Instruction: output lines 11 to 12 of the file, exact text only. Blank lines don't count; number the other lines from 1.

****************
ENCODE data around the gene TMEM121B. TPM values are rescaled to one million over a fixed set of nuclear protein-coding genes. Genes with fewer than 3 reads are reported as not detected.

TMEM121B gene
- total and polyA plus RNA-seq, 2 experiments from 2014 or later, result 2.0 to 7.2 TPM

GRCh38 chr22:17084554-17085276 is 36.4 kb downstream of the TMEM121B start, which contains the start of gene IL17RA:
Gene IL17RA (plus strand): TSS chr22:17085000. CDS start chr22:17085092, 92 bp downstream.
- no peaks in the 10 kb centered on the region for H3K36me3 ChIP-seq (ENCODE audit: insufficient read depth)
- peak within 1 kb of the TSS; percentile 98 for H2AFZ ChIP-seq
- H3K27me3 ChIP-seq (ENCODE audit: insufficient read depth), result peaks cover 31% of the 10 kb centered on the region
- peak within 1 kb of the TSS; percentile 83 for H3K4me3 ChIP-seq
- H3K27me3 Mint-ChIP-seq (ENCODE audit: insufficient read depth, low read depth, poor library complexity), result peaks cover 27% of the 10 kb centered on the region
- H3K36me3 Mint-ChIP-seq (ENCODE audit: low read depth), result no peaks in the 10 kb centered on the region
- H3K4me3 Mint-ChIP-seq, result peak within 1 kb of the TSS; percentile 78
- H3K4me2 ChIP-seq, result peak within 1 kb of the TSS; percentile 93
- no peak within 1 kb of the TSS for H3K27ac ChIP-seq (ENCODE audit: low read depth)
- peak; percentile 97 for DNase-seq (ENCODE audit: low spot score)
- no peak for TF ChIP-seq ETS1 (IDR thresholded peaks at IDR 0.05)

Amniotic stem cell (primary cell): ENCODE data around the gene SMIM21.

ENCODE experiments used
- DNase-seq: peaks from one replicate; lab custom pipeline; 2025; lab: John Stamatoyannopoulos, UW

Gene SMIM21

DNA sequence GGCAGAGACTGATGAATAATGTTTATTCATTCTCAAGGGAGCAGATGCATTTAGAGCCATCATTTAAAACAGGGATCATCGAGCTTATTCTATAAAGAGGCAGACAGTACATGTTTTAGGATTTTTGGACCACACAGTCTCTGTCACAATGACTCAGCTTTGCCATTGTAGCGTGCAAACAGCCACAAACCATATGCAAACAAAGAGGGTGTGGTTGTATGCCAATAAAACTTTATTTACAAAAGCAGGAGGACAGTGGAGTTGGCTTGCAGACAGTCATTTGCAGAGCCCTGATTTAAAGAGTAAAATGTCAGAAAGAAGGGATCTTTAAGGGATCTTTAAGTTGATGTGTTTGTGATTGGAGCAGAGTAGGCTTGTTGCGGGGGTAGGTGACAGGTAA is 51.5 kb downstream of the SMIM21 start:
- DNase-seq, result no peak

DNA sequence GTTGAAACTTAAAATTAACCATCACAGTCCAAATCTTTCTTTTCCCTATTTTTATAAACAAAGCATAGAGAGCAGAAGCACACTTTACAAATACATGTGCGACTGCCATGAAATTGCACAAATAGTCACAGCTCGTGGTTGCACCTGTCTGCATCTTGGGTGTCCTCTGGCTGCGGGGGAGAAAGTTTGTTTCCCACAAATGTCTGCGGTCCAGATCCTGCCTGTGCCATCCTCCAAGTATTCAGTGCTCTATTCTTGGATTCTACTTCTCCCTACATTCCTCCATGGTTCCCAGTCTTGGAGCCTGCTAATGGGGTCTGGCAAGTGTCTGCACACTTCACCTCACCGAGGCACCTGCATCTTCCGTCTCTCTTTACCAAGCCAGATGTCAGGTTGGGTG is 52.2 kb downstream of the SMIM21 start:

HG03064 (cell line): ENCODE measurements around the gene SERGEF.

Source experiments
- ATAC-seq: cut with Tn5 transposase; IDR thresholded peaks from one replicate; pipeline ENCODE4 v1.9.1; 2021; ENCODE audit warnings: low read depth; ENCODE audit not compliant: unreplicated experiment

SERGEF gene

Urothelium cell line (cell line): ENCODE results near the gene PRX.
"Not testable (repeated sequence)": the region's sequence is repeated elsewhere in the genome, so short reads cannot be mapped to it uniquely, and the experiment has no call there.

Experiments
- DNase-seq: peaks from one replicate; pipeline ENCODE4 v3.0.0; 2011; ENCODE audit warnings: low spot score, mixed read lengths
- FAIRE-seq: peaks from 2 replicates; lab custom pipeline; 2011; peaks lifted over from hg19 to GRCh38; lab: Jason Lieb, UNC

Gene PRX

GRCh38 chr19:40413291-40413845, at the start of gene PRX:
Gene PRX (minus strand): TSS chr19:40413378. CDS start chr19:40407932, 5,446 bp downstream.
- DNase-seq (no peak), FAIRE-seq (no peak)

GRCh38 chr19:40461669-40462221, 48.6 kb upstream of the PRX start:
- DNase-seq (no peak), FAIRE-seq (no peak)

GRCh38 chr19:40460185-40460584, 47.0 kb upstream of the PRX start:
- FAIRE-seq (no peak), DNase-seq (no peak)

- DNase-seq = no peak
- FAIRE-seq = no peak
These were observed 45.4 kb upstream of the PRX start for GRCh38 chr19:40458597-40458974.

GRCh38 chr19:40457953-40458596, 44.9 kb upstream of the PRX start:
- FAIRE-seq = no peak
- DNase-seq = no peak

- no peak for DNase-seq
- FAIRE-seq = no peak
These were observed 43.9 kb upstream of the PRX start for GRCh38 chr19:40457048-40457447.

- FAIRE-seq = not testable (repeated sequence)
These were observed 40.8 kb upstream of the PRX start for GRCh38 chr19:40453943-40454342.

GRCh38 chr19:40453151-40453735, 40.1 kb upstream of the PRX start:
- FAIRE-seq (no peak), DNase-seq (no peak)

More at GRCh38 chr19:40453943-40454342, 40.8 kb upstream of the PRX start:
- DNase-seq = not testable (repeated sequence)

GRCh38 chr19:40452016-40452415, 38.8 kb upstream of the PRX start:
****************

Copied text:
- H3K36me3 Mint-ChIP-seq (ENCODE audit: low read depth), result no peaks in the 10 kb centered on the region
- H3K4me3 Mint-ChIP-seq, result peak within 1 kb of the TSS; percentile 78